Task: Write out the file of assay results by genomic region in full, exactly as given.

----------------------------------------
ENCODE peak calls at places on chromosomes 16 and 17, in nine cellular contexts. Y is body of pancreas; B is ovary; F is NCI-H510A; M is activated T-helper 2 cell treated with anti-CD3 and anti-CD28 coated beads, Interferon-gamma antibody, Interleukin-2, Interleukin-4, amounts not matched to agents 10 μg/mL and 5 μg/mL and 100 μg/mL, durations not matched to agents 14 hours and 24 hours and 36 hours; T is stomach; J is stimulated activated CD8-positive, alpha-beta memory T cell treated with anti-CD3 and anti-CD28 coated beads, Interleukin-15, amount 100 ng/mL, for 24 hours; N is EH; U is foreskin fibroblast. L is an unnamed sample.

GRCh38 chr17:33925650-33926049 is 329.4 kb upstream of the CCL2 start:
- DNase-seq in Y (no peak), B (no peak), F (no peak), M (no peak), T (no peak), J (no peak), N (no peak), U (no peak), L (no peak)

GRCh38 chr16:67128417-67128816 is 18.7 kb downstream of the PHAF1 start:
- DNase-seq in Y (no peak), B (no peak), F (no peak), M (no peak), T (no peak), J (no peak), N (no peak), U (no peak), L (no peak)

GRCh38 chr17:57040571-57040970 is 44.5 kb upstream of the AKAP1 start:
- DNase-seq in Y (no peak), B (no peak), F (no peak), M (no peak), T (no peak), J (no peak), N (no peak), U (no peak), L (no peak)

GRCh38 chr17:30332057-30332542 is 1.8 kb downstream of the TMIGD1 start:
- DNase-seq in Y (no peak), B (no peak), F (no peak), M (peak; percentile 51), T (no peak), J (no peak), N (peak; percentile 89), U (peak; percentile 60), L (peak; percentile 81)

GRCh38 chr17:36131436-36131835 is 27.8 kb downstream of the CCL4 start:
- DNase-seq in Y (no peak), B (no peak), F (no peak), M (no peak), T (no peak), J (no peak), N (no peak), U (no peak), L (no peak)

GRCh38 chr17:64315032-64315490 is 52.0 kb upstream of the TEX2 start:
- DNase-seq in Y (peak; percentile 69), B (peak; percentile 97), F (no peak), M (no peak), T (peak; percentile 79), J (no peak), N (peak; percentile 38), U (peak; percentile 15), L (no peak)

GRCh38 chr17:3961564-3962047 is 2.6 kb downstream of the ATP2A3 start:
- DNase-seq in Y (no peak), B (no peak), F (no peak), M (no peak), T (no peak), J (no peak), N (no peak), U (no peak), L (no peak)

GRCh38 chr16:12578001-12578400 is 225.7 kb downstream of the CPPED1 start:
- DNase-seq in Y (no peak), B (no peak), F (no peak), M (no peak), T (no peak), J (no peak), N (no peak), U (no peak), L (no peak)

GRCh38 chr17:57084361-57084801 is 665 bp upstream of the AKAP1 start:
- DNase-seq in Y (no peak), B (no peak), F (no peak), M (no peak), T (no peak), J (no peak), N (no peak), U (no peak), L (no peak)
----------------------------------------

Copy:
ENCODE peak calls at places on chromosomes 16 and 17, in nine cellular contexts. Y is body of pancreas; B is ovary; F is NCI-H510A; M is activated T-helper 2 cell treated with anti-CD3 and anti-CD28 coated beads, Interferon-gamma antibody, Interleukin-2, Interleukin-4, amounts not matched to agents 10 μg/mL and 5 μg/mL and 100 μg/mL, durations not matched to agents 14 hours and 24 hours and 36 hours; T is stomach; J is stimulated activated CD8-positive, alpha-beta memory T cell treated with anti-CD3 and anti-CD28 coated beads, Interleukin-15, amount 100 ng/mL, for 24 hours; N is EH; U is foreskin fibroblast. L is an unnamed sample.

GRCh38 chr17:33925650-33926049 is 329.4 kb upstream of the CCL2 start:
- DNase-seq in Y (no peak), B (no peak), F (no peak), M (no peak), T (no peak), J (no peak), N (no peak), U (no peak), L (no peak)

GRCh38 chr16:67128417-67128816 is 18.7 kb downstream of the PHAF1 start:
- DNase-seq in Y (no peak), B (no peak), F (no peak), M (no peak), T (no peak), J (no peak), N (no peak), U (no peak), L (no peak)

GRCh38 chr17:57040571-57040970 is 44.5 kb upstream of the AKAP1 start:
- DNase-seq in Y (no peak), B (no peak), F (no peak), M (no peak), T (no peak), J (no peak), N (no peak), U (no peak), L (no peak)

GRCh38 chr17:30332057-30332542 is 1.8 kb downstream of the TMIGD1 start:
- DNase-seq in Y (no peak), B (no peak), F (no peak), M (peak; percentile 51), T (no peak), J (no peak), N (peak; percentile 89), U (peak; percentile 60), L (peak; percentile 81)

GRCh38 chr17:36131436-36131835 is 27.8 kb downstream of the CCL4 start:
- DNase-seq in Y (no peak), B (no peak), F (no peak), M (no peak), T (no peak), J (no peak), N (no peak), U (no peak), L (no peak)

GRCh38 chr17:64315032-64315490 is 52.0 kb upstream of the TEX2 start:
- DNase-seq in Y (peak; percentile 69), B (peak; percentile 97), F (no peak), M (no peak), T (peak; percentile 79), J (no peak), N (peak; percentile 38), U (peak; percentile 15), L (no peak)

GRCh38 chr17:3961564-3962047 is 2.6 kb downstream of the ATP2A3 start:
- DNase-seq in Y (no peak), B (no peak), F (no peak), M (no peak), T (no peak), J (no peak), N (no peak), U (no peak), L (no peak)

GRCh38 chr16:12578001-12578400 is 225.7 kb downstream of the CPPED1 start:
- DNase-seq in Y (no peak), B (no peak), F (no peak), M (no peak), T (no peak), J (no peak), N (no peak), U (no peak), L (no peak)

GRCh38 chr17:57084361-57084801 is 665 bp upstream of the AKAP1 start:
- DNase-seq in Y (no peak), B (no peak), F (no peak), M (no peak), T (no peak), J (no peak), N (no peak), U (no peak), L (no peak)